Naadu advocates support for informal sector
Published On : 2013-04-25 04:27:08
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A former First Lady, Dr Ernestina Naadu Mills, has urged the government to resource players in the informal sector of the economy for them to contribute to the country’s growth.

“The voices of communities in the informal sector are important to us because there seems to be an invisible dividing line which keeps millions of people in unregulated jobs and housing, unseen and without access to support from the formal economy,” she said.

Speaking at the Informal City Dialogues (ICD2) and Accra Future-Now Video Awards presentation in Accra yesterday, the former First Lady said the informal sector, which was not catered for, “certainly slows down our capacity for growth and transformation because we know over 80 per cent of the workforce in Ghana are actively generating income in the informal sector”.

The ICD2 is a global, multi-stakeholder project fostering conversation about the role of informality in creating inclusion and resilience in future cities. The dialogue was organised by the African Centre for Economic Transformation (ACET), with the support of the Rockefeller Foundation,

The informal city covers diverse activities and actors whose livelihoods and dwellings are usually neither regulated nor protected by the state and yet often account for a large percentage of GDP, housing and transport.

Despite its size and importance in the developing world, the informal city is often excluded from planning and policy and is geographically separated.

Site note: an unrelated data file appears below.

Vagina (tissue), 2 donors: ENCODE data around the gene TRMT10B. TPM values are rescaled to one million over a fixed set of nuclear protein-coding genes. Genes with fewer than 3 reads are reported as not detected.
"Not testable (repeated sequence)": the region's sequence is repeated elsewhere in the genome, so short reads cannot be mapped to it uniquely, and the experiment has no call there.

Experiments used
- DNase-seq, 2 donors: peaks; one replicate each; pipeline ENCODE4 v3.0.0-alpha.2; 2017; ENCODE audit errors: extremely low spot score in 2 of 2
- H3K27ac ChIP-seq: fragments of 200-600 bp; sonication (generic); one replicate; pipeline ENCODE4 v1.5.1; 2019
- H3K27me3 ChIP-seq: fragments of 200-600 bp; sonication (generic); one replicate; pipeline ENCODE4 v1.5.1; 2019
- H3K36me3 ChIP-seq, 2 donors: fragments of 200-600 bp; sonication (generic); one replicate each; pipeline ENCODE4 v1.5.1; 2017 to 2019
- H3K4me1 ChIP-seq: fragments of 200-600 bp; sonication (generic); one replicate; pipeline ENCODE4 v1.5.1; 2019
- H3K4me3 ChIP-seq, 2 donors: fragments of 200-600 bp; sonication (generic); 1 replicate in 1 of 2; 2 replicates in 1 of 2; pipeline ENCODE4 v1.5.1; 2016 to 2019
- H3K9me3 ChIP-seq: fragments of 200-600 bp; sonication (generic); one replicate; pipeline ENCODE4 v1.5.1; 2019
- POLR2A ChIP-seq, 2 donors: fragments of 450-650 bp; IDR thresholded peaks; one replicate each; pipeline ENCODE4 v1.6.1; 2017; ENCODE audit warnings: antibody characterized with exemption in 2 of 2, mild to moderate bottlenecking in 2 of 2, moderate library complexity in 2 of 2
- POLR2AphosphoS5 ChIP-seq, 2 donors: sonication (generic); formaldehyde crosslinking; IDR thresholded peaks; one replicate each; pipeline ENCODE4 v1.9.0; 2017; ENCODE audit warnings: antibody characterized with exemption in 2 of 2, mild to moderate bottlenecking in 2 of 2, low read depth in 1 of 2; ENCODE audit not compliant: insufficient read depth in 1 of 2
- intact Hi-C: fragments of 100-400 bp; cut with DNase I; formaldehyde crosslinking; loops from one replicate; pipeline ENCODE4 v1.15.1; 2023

That situation, Dr Mills observed, undermined the ability of young people to contribute their quota to the development of the country.

Speaking on a research done in connection with the project, she intimated that it was unacceptable that many young people in poor communities in Accra did not have access to schools, sanitation facilities, electricity, water and other basic services.

“Poverty can destroy many things; it can rob us of many opportunities today and sometimes of your dreams tomorrow too. So our job becomes more urgent as elders and leaders in communities. We need to do more to free ourselves and our children from these very basic obstacles and I know our government is working very hard to address many of these challenges,” she said.

In the video competition which gave members of three slum communities the opportunity to voice out their concerns and propose means to address them, a 19-year-old student of Accra High School emerged winner.

In the three-minute, 25-second video, Master Arongo, resident at Maamobi in Accra, expressed worry over the limited educational opportunities available in his community and called for government’s support to improve the situation.

He also urged people living in slums to see education as a tool for transformation and not just a means of acquiring wealth.

While Adam Alhassan,18, came second, 27-year-old A.M.I. Rukulai placed third in the contest that received 78 entries.

Key issues that cut across most of the videos were the lack of educational, sanitation and health facilities that slum dwellers have to deal with.

The Executive Director of People’s Dialogue on Human Settlements, Mr Braimah R. Farouk, said while most of the country’s cities had 80 per cent of the people working in the informal sector, most solutions designed to deal with problems of the cities dwelt so much on the formal sector.

In that regard, he urged city authorities to work closely with local communities in order to meet their needs.

The Chief Communications Officer of ACET, Dr Sheila Ochugboju, pledged the organisation’s commitment to the continuous engagement of local communities, so that they could lead advocacy for their concerns.




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